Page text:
In order to have EndNote find your new style, you will need to change your Preferences:

From the Edit menu select Preferences, then Folder Locations. The first option on the right side of the dialogue is the location of your Style Folder – click on Select Folder, and locate the special EndNote Styles folder you created (Figure 5).

Figure 5: Changing preferences for the location of output styles You will also need to

Figure 5: Changing preferences for the location of output styles

You will also need to copy across the styles you regularly use in EndNote, as it will look only to this folder when you are choosing a style. You will find the original styles folder in the Program Files area on your C drive. For example, I always use APA 5 th style, so I have copied this one from the original styles folder into my new folder.

When you return to the main window, you can view the selected references with a preview of the new style (Figure 6).

references with a preview of the new style (Figure 6). Figure 6: Selected references with preview.

Figure 6: Selected references with preview.

While this selected set of references is still showing, in order to exclude them next time you want to export to NVivo on the same subject area, you need to add an additional keyword to each selected reference:

From the References menu, select Change and Move Fields. Select to change Keywords, and to add in NV to the end of each keywords file (Figure 7).

to add in NV to the end of each keywords file (Figure 7). Figure 7: Adding

Figure 7: Adding a term to selected references

When you click OK you will be shown a warning (Figure 8)! Before you click OK again, just check that the number of references it is going to add the selected text to is correct.

it is going to add the selected text to is correct. Figure 8: Warning to check

Figure 8: Warning to check the number of references to be changed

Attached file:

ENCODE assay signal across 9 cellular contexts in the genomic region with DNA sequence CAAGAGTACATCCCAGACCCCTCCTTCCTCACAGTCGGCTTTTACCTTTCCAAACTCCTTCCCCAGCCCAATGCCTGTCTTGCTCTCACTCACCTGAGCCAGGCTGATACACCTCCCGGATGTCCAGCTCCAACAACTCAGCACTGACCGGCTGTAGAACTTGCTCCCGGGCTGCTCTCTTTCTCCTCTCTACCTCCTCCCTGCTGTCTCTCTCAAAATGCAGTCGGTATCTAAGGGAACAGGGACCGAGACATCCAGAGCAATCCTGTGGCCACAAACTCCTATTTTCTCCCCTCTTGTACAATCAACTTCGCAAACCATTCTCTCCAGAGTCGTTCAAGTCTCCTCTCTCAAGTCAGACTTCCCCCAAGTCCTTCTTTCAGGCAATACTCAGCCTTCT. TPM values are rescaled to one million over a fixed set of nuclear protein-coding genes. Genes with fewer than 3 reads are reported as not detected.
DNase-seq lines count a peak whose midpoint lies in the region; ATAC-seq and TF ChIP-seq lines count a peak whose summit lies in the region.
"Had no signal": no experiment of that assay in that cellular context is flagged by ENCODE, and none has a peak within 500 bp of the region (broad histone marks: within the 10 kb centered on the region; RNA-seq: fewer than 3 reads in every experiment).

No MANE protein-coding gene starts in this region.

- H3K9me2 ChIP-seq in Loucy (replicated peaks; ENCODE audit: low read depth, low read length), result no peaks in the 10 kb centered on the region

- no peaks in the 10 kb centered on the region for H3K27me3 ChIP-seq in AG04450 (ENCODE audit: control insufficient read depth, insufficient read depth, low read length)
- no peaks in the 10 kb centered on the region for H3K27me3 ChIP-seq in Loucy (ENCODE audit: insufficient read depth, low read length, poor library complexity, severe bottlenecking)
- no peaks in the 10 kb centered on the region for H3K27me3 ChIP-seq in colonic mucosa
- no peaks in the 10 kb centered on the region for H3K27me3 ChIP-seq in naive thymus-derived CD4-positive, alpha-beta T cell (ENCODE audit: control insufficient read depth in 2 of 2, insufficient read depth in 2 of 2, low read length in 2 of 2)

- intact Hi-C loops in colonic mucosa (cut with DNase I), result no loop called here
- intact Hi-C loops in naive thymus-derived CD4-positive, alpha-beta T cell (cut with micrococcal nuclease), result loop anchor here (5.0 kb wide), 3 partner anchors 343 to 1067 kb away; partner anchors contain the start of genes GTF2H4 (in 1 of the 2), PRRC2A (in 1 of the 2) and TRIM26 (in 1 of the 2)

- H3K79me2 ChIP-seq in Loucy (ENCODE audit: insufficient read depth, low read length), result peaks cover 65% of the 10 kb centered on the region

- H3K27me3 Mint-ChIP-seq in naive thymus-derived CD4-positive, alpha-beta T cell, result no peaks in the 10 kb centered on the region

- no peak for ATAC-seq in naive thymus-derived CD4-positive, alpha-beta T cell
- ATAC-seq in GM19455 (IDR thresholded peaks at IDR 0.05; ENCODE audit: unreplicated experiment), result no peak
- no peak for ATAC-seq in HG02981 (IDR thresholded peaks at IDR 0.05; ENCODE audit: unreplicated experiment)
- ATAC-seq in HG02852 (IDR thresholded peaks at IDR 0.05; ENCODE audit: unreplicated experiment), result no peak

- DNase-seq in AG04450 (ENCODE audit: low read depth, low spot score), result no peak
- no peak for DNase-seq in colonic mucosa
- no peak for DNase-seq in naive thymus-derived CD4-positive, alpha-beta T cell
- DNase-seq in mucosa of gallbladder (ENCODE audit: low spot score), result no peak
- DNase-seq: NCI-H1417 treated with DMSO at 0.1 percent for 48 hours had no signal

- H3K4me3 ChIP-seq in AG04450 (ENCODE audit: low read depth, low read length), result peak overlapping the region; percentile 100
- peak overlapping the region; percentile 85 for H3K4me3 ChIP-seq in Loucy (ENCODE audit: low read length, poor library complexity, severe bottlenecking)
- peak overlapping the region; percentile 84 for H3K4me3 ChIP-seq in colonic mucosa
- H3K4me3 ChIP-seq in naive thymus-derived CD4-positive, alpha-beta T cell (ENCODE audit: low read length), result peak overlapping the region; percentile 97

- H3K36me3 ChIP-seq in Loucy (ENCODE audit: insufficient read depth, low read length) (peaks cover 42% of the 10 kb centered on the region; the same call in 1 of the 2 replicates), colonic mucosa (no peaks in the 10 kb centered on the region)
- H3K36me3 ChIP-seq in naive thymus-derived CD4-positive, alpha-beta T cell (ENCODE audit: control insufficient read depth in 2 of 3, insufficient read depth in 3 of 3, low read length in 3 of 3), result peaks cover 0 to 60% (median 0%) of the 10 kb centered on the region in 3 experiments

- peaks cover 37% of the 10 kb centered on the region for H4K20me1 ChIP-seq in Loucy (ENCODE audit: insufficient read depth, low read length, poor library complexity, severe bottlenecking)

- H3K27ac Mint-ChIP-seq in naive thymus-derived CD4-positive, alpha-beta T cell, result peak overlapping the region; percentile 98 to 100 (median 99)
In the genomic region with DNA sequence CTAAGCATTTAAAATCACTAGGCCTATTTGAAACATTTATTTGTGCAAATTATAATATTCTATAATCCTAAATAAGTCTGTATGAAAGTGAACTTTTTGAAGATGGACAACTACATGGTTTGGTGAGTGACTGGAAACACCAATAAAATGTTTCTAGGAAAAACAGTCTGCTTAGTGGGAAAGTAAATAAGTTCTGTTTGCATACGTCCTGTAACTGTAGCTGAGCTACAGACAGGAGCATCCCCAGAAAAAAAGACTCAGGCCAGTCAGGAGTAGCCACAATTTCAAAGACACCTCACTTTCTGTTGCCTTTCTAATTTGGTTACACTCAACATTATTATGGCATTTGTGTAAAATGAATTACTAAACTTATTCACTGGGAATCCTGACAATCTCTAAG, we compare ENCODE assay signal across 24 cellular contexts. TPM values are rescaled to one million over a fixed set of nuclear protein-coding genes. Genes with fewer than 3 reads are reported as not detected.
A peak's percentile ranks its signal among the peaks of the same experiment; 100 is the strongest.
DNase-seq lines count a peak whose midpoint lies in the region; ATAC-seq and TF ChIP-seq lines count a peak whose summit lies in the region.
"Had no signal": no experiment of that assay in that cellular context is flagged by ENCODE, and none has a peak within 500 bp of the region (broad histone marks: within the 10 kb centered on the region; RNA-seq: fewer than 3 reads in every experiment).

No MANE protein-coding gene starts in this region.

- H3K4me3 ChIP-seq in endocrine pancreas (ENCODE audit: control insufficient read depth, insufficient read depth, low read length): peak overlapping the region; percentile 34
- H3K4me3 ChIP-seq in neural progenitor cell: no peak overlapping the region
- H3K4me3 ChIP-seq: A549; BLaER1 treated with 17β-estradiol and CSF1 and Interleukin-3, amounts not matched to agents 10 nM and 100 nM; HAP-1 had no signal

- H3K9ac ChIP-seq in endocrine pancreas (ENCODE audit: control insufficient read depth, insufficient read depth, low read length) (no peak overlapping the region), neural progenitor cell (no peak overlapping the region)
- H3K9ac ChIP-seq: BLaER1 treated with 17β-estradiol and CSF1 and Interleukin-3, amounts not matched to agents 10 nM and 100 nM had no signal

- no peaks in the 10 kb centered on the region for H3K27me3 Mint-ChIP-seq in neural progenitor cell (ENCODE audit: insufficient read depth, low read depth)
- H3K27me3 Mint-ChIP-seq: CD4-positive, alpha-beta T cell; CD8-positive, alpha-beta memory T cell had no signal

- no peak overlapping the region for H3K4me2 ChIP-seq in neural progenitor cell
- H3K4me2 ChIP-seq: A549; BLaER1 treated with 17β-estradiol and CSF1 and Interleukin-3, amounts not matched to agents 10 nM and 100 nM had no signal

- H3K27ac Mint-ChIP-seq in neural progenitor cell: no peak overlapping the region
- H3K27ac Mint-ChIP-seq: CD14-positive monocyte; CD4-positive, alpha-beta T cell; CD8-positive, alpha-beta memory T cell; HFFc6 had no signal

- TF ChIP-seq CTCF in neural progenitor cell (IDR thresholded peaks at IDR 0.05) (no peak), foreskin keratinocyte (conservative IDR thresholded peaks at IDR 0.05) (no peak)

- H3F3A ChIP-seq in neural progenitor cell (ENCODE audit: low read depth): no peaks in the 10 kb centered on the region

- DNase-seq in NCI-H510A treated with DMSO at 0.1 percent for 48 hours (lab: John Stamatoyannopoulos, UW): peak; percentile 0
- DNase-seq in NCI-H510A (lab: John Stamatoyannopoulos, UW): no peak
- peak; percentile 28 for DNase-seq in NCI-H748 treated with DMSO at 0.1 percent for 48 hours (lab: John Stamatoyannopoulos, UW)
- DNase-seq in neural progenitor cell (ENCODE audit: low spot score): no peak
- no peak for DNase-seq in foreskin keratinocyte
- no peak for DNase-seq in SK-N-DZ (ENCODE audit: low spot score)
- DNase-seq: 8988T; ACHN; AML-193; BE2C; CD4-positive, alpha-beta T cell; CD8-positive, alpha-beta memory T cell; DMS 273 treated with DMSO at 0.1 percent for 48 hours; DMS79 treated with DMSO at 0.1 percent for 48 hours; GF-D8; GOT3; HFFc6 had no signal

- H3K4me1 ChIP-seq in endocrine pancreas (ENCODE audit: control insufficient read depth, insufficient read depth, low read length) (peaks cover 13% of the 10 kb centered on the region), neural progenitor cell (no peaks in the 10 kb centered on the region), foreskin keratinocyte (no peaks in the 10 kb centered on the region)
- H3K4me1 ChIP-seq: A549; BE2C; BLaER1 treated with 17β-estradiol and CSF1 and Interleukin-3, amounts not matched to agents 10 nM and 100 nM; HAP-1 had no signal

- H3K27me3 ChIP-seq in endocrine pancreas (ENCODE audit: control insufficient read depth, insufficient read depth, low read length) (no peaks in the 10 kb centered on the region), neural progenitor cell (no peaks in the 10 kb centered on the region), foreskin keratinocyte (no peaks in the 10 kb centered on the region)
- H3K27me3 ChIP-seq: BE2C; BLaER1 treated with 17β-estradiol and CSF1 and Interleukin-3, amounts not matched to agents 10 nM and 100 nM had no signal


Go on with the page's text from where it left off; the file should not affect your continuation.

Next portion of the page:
And now – finally!

Export your bibliography to Word (File > Export), making sure you select Rich Text Format as the File Type. Save it to My Documents (or wherever you keep your files for importing into NVivo).

You can return all references to full view in EndNote by selecting References > Show All References.

Step 2: Preparing the bibliography+notes in Word, for import to NVivo

In order to make use of the auto coding feature in NVivo, and to thereby facilitate retrieval of author and date information along with any coded text, it is first necessary to turn the author and date part of each citation into a heading, formatted with a heading style. The method described works well with the APA author-date system. If you use a different system, it may need to be modified slightly (but using the same principles).

Open the exported document in Word. From the Edit/Home menu, select Replace, and set up the replace dialogue to Find anything that is four numbers enclosed in parentheses and followed by a full stop (period) and a space: (^#^#^#^#). Replace with ^&^p (no spaces). This will replace the date, full stop and space with the same text, and follow it with a paragraph break (Figure 9).

To get the Heading Style onto the Replace field, click on the More button below it. Click on the Replace with field again (the selection will have reverted to the Find field). Now, select Format from the base of the dialogue, then Style, and then choose Heading 1 (or whatever level you want).